Kris Olsen works hard and rides hard. That may sound clichéd when first looking at it but when you consider that he works in the bike industry for KRD Imports LTD based in Christchurch, New Zealand, a country that it seems the entirety of the globe is willing to travel to because the riding is second to none, then it all starts to make some sense.
In a given week, he’ll have driven over 1500 miles visiting shops, finalized trade terms and conditions, coordinated logistics of an incoming shipment, and maybe put the finishing touches on an upcoming event. Or maybe he’ll have done some fine tuning of the ERP system the company runs, or forecasted inventory, or worked on the website... or, or, or... it seems like a guessing game what he’ll have worked on if I’m lucky enough to exchange e-mail pleasantries with him.
Yet Kris also rides, big time. He flew out to California and Downieville’s hodgepodge of fist-sized boulders didn’t faze him. Bootleg Canyon’s searing splinters of rock didn’t seem to hurt his feelings either. A wide, irrefutable smile of delight seems to be Kris’ go to expression when discussing trails. I swear, though I can’t now find proof, that he ended one e-mail correspondence with the phrase, “Take chances,” or maybe it was “Ride hard, take chances” or “Ride a lot, take chances.” This could be another case of the ORs. Regardless of what variation I’m supposedly recalling, it really summed up Kris and his zeal for riding.
Don’t even get me started on parts, the same level of enthusiasm immediately surfaces – makes don’t think about it twice sense that Kris works for a mountain bike parts distributor. So, how can one work hard and ride hard? Simple, love mountain bikes and then find a job that allows you to share that passion with others. Kris has accomplished that and survived some pretty wild trail adventures as you’ll read below.
Name: Kris OlsenHome Shop and City: KRD Imports (NZ Distributor for WTB) Christchurch, NZ
Kris shredding the rad at the Gravity Canterbury Enduro this past February in the greater Christchurch area.
Photo Courtesy of John O'Malley - to see more beautiful, stunning New Zealand photography, check out his website: https://jomphoto.photoshelter.com/ Better yet, buy a photo, they're gorgeous!
Background, how’d you get into riding, what kept you going with it?
I honestly couldn’t say when it happened, I’ve been around bikes for as long as I can remember, it’s in my blood... passed on from my Dad.
I had BMX bikes all through my youth until one day he bought home this weird Peugeot bike, under the seat stay U-brakes & 18 gears! I ended up riding that around a lot even though it was several sizes too big for me… This was probably the bike that piqued my interest.
Dad bought me my first MTB sometime in the early 90’s, a KHS… this was pretty much where it all began for me, it was my pride & joy. Forever tinkering, I was always pulling it to bits or thinking about the next “upgrade”... Being that right pain in the ass grommet hanging out in bike shops peering through the glass cabinets & dreaming about what I could put on my bike next...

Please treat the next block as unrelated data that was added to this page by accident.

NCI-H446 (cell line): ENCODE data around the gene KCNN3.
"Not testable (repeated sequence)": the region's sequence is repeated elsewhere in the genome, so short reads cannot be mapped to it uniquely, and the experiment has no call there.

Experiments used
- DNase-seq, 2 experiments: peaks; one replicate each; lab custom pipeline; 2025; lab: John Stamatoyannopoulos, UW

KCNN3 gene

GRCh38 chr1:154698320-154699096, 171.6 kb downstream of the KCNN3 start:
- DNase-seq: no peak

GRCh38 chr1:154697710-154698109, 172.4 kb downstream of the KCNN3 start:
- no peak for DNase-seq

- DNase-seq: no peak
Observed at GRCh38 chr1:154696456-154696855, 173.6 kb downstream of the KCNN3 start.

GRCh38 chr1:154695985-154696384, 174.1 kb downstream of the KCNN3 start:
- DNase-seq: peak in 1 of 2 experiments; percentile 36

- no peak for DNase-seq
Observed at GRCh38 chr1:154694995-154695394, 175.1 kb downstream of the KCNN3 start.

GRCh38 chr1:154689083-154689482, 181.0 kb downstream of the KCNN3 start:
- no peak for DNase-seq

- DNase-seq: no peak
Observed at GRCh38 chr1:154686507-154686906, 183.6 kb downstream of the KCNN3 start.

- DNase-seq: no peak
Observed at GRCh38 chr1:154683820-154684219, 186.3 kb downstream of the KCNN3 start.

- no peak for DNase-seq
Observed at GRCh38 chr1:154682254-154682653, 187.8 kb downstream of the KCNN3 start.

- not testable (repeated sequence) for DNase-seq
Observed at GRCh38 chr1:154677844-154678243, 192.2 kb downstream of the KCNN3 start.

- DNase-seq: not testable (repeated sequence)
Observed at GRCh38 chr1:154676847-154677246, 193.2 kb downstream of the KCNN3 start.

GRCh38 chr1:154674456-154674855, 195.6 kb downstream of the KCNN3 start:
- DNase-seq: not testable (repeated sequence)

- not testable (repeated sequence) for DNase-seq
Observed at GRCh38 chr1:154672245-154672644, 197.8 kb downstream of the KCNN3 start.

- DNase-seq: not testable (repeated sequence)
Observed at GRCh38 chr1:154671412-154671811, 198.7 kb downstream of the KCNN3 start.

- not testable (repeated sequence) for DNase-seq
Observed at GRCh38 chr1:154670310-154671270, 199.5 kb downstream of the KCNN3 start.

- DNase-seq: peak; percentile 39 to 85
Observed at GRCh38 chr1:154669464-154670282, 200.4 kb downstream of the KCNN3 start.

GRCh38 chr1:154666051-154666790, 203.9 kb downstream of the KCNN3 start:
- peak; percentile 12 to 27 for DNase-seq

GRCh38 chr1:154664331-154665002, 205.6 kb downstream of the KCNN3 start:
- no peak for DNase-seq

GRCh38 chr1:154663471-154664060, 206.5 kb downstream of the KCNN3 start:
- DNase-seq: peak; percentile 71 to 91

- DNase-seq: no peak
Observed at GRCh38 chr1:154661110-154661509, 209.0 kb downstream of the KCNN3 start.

I rode a little bit of Road & Track through high school, but, at the end of it all, I kept going back to the dirt.
From there, it’s been a constant stream of bikes in all shapes & sizes, downhill bikes, dirt jumpers, singlespeeds, and now a lightweight 650b trail bike.
Tube or Tubeless, why?
Tubes... there’s something quietly satisfying about sitting on the side of the trail in some remote area fixing a flat tyre. Taking time to appreciate your surroundings is an important part of why I ride.
That said, I don’t tend to puncture too often...
Remote and scenic? Yes. Puncture? No. Just the only reprieve from direct sunlight when ascending out of Sierra City to Packer Saddle following Downieville's cross country course. Kris travelled all the way from New Zealand to race the Downieville Classic - can't say Kris doesn't love trails!3 most important things to bring with you on a ride?
decent light (see below)
Craziest thing you’ve seen or witnessed on a ride?
It was probably what I thought I was seeing.
It starts off sounding like a bad joke… A Kiwi & a Canuck were out for a MTB ride.
We ended up lost in the forest, miles from home base, well after dark, no lights & a crappy map... in the middle of bear country. This was my first trip to the US & seeing as back home, we don’t have animals that will eat you, I had all sorts of visions...
Anyway, we probably stumbled 10 miles in the dark thinking we were heading in the right direction, when in fact we’d followed an unmarked fork taking us further from home.
Getting towards midnight, had run out of water & food, we started seeing lights in the trees. First thought... Aliens.
We kept going, more lights started appearing, finally came across a camp site in a clearing… Half expecting to be greeted with a shotgun or a scene reminiscent of the movie Deliverance, we approached with caution.
Turned out to be a totally cool hillbilly prospector chick living on her claim… welcomed us in, gave us beer & ended up giving us a lift back to town.
Crazy Barbara, thank you.
Most important lesson to teach the groms?
Listen to your parents…. They only want what’s best for you.
Left my wallet in… (fill it in): My other shorts.
Anything you’d like to plug, courtesy of WTB’s blog?
First up, a shout out to the great brands that we represent in NZ: WTB, Lezyne, The Hive, e*thirteen, X-Fusion, Race Face, Hope Technology, Gravity Dropper, Pro Gold, Sapim & DMR bikes.
Then, Intense Bikes, because my new rig rocks!
Finally, to WTB, for all the hospitality when I’ve been in town… You guys are awesome.